Understanding Medicaid Estate Recovery

Medicaid recipients relax with staff member in nursing home setting.

When considering a long-term care plan involving applying for Medicaid coverage, prospective Medicaid applicants and their families should be aware of the Medicaid estate recovery program. Medicaid estate recovery applies to public health care coverage for nursing home Medicaid, community Medicaid, and Affordable Care Act (ACA) programs, if the Medicaid recipient was age 55 or older at the time he/she received Medicaid.

Under the estate recovery program, following a Medicaid recipient’s death, the State of New Jersey is entitled to recover payments made on behalf of the Medicaid recipient. Those payments include a set per-person monthly “capitation fee” paid by Medicaid to a managed care organization to cover the beneficiary (which can be a much higher dollar amount than the actual cost of the services/benefits received by the Medicaid recipient in a given month). If the Medicaid recipient was age 55 or older at the time he/she received Medicaid, Medicaid will impose a lien on any real or personal property owned by the Medicaid recipient at the time of death. N.J.S.A. 30:4D-7.2 et. seq.; 42 U.S.C. §1396p(b)(1)(B).

The term “estate” is broadly defined under the estate recovery program. For purposes of Medicaid estate recovery, regulations define the term “estate” to include not just the real and personal property and other assets within the individual’s estate, but also “any other real and personal property and other assets in which the Medicaid beneficiary had any legal title or interest at the time of death, to the extent of that interest, including assets conveyed to a survivor, heir or assign of the beneficiary through joint tenancy, tenancy in common, survivorship, life estate, living trust or other arrangement, as well as any proceeds from the sale of any such property which remain in the estate of the survivor, heir or assign of the beneficiary, to the extent of the beneficiary’s interest….” The term “estate” does not include life estates in which the Medicaid beneficiary had a lifetime interest that expired upon the beneficiary’s death, or certain types of trusts. N.J.A.C. 10:49-14.1(n).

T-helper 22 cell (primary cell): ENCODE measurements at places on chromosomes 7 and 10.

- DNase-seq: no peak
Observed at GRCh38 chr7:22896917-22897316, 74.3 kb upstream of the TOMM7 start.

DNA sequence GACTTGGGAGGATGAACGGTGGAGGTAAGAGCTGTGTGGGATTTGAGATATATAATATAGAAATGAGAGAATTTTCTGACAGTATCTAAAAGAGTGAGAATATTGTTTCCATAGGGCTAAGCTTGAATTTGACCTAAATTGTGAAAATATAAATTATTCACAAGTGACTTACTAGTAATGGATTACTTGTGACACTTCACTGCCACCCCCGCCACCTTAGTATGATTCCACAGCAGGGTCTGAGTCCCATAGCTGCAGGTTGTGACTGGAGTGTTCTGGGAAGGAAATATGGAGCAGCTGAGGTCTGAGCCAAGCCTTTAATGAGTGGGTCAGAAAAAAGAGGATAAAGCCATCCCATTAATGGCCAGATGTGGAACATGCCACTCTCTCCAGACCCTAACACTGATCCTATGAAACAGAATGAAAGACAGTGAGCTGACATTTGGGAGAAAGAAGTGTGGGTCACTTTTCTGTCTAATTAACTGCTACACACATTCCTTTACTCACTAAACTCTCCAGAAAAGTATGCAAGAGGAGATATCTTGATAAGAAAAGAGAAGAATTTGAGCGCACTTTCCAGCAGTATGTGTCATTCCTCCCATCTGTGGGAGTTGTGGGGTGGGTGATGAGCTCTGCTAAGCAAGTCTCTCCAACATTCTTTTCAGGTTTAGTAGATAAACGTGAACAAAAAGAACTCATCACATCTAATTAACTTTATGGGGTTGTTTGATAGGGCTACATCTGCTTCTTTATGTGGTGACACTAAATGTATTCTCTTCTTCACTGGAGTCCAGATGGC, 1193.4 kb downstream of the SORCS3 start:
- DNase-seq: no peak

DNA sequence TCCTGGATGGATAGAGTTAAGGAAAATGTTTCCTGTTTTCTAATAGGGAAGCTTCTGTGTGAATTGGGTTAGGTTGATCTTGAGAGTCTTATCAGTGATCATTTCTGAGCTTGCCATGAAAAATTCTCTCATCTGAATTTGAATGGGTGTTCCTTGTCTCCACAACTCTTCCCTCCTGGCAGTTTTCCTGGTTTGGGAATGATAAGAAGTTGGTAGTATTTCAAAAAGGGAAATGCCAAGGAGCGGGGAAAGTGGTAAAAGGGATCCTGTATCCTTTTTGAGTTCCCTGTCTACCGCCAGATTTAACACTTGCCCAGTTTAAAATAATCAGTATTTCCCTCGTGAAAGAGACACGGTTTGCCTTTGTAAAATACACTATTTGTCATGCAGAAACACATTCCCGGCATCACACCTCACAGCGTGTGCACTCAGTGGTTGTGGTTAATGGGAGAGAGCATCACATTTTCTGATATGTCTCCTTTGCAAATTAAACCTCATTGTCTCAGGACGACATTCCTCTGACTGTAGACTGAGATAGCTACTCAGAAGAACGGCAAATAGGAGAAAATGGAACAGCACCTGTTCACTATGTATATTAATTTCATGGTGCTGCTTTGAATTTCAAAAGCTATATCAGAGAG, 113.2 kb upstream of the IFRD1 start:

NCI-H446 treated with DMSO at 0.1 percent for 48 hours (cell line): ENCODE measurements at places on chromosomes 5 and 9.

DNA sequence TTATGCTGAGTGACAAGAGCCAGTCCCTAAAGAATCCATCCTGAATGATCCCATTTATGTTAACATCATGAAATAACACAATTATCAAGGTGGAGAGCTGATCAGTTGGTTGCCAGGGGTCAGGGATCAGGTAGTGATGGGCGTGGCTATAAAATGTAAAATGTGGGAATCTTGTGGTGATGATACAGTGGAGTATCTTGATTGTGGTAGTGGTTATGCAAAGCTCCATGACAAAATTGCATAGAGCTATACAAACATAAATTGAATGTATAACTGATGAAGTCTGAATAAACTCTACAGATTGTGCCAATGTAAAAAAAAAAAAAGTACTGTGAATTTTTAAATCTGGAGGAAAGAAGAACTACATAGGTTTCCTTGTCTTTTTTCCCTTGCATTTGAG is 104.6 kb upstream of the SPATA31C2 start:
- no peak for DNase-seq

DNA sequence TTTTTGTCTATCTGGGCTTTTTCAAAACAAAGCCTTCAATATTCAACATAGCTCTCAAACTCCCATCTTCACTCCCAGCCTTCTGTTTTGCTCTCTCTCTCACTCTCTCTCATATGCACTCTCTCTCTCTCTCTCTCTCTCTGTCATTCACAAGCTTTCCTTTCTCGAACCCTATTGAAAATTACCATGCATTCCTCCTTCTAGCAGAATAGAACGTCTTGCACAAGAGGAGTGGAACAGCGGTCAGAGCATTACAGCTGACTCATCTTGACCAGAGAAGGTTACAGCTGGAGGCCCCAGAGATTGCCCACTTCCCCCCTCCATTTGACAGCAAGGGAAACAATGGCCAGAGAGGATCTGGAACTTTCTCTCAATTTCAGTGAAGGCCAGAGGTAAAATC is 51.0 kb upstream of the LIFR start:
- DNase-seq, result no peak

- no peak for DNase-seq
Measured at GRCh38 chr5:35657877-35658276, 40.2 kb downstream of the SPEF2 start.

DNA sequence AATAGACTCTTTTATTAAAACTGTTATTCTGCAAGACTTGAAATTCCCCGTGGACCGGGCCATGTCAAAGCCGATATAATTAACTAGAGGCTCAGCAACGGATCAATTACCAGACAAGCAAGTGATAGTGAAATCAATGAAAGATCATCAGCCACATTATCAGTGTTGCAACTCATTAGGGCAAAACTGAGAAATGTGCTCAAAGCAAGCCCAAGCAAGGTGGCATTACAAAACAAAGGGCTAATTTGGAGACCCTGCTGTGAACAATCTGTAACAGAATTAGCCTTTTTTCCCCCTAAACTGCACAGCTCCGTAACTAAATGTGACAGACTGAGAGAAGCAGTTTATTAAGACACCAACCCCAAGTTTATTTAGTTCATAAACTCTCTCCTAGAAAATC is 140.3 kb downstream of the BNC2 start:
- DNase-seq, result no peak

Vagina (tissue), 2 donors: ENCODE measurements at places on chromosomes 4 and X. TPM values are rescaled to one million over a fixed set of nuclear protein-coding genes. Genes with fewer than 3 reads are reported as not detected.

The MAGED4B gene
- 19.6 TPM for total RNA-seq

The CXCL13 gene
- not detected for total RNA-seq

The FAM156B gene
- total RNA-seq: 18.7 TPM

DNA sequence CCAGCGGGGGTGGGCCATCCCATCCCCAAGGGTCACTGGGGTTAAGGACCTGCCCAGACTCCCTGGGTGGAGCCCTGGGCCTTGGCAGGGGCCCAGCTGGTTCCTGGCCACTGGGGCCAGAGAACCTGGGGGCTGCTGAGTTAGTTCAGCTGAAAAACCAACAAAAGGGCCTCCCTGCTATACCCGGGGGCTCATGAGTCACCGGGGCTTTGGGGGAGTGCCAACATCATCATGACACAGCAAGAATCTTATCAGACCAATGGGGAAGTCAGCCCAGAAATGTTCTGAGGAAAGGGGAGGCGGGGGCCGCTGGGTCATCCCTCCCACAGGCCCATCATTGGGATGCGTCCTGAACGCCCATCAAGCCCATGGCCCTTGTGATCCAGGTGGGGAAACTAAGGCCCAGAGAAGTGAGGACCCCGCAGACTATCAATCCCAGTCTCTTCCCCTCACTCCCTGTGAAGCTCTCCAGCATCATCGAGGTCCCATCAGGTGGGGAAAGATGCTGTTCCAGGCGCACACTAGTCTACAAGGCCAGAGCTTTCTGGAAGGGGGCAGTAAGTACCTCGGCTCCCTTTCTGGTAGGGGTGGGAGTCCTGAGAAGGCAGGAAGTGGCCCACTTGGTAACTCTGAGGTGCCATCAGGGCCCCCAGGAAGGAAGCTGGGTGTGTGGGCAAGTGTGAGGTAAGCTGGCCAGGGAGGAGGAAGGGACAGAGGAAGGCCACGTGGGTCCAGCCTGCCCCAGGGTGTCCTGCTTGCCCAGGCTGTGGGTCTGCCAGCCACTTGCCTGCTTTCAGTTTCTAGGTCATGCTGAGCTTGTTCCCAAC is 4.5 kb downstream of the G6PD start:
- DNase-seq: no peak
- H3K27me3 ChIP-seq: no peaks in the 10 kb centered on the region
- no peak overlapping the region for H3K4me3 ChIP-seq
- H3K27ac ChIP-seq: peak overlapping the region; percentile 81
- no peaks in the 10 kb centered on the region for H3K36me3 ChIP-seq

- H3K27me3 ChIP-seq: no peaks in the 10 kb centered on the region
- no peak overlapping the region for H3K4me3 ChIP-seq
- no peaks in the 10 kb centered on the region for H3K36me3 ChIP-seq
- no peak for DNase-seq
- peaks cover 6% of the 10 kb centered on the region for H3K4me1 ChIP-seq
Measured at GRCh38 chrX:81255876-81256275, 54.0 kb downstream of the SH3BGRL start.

There are preconditions that must be met in order for Medicaid to pursue estate recovery. For example, correctly paid Medicaid benefits may not exist or be pursued if there is a surviving spouse, or a surviving minor or disabled child. N.J.A.C. 10:49-14.1(j).

In order to assert an estate recovery claim, Medicaid will file a claim or lien against an estate after receiving notice of the death of the Medicaid beneficiary. The executor or administrator of the Medicaid beneficiary’s estate may request a payoff statement of the amount due, and may apply for a waiver or compromise of the estate recovery claim, based on undue hardship. N.J.A.C. 10:49-14.1(h).